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António Guterres’s Anti-Coal Push For India: Unrealistic and Unwelcome

Vijay Raj Jayaraj, India

The demand by UN Secretary General António Guterres for a renewable transition in India do not reflect the reality where cheap fossil fuels have been prioritised by the government.

Source: The Economic Times of India

UN secretary general António Guterres has asked India to abandon coal and embrace renewables. His clarion call re-affirmed the UN climate agenda, which aims to make the world transit from conventional energy sources to renewables. However, such anti-coal rhetoric is likely to be disregarded by the India’s federal government which is on a mission to increase production, import, and use of fossil fuel resources in the coming decades.

Speaking at an event organized by TERI, an organization that was earlier headed by the former UN IPCC head Rajendra Pachauri, Guterres said, “Coal spells stranded assets and makes no commercial sense – the coal business is going up in smoke. India can become a true global superpower in the fight against climate change if it speeds up its shift from fossil fuels to renewable energy.” But his comments—besides being factually wrong—are strikingly ignorant of India’s contrasting energy approach in the recent past. 

Resistance to “Climate Imperialism”

India, though a member of Paris agreement, has been outspoken against the attempts made by UN to suppress India’s rightful access to conventional energy sources. In 2017, just a year after India ratified the Paris agreement, the then Chief Economic Advisor of India Arvind Subramanian slammed the international ploy to limit India’s access to carbon-based energy sources: “Coal will remain and should remain…. India cannot allow the narrative of carbon imperialism to come in the way of realistic, rational planning for the country’s energy future.”

In July 2020, India’s Home Minister reiterated that coal cannot be made the scapegoat for climate action. He insisted that “coal sector is a pillar of India’s economy and fulfills nation’s power requirements”. He also outlined India’s vision for improving coal productivity, indicating that “an investment of INR 1.25 Trillion (USD 17 Billion) is envisaged under the Infrastructure Investment Scheme during the period 2020-24 for which 534 projects have been identified.”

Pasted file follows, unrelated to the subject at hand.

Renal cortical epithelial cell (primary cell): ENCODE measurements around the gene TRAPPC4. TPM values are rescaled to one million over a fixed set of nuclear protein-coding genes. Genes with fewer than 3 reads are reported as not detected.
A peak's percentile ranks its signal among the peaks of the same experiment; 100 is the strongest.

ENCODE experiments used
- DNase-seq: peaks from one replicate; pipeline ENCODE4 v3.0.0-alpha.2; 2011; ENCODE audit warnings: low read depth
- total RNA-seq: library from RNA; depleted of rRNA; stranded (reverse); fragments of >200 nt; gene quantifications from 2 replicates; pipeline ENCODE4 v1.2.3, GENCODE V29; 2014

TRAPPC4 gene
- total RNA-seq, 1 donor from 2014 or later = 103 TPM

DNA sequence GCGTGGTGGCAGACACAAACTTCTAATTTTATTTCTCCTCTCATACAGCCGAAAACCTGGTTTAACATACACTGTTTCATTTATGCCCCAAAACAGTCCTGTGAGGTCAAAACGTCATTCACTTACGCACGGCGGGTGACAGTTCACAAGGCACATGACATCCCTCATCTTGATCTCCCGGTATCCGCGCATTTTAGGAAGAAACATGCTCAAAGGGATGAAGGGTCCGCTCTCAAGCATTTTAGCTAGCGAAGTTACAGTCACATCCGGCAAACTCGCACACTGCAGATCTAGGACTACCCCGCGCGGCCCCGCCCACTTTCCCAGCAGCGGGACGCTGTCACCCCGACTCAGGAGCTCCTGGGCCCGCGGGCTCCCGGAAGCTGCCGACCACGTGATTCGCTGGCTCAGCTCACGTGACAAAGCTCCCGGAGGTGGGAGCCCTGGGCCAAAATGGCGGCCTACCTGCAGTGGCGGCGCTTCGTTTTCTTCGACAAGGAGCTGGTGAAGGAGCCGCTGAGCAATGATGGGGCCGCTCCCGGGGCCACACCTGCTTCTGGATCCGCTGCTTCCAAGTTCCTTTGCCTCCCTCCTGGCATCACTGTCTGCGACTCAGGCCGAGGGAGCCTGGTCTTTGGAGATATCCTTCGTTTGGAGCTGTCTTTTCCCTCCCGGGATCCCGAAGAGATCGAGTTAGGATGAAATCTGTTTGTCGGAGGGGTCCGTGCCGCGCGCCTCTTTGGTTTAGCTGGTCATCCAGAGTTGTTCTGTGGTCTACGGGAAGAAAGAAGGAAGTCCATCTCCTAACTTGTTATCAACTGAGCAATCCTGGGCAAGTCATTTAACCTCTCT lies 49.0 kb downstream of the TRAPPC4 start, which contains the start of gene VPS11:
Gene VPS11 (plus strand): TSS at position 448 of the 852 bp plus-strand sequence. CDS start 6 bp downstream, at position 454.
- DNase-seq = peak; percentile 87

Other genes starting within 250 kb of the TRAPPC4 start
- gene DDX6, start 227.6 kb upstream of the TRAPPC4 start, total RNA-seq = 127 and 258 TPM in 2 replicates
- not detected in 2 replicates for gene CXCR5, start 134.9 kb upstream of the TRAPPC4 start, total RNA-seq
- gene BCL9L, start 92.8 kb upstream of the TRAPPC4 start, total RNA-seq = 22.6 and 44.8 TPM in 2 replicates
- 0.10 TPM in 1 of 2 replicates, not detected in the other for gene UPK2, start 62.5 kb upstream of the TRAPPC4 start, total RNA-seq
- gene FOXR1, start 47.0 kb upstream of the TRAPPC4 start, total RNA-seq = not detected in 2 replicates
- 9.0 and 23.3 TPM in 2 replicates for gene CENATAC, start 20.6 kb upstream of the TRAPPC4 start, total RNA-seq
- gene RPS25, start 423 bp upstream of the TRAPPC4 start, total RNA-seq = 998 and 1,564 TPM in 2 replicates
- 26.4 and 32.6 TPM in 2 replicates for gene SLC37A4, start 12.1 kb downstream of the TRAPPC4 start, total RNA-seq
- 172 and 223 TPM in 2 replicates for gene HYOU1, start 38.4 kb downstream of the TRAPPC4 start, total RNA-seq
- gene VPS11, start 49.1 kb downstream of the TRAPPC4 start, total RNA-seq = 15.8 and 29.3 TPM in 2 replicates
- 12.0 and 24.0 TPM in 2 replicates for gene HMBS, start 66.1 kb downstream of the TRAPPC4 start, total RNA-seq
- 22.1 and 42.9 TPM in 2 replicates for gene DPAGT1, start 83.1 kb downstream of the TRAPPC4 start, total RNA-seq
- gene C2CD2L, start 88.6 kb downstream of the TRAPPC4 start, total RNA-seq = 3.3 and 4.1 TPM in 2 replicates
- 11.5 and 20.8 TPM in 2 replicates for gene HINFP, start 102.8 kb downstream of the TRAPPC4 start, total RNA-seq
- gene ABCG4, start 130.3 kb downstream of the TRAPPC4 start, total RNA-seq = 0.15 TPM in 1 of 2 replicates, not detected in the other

No Compromise on Fossil Fuel

Guterres’ hopes for a renewable transition in India do not reflect the ground reality where fossil fuel has been prioritized by the government. His claim about coal businesses going up in smoke is as delusional as it can get. 

When it comes to fossil fuels, India is taking no chances. With a strong determination to make its energy sector secure, the country has strategically evaded the anti-fossil pressure from the UN and continues on its fossil fuel path unabated. Though India is scaling up its renewable installations rapidly (a generation capacity increase of 12.23% between 2018 and 2019), it has simultaneously ramped up its fossil fuel investments. Thermal power plants account for 68% of the total installed capacity of power utilities. Raw coal use increased by 7.7% between 2018 and 2019. Despite the reduced energy demand during the first half of 2020, coal production and consumption bounced back to record levels. Coal India Limited (CIL), the largest coal producer in India, registered a 17% increase in coal excavation outputs form its opencast mines during July 2020 and expects it to increase further in 2020. CIL produced 43.39 million tonnes of coal in July, the highest so far in 2020.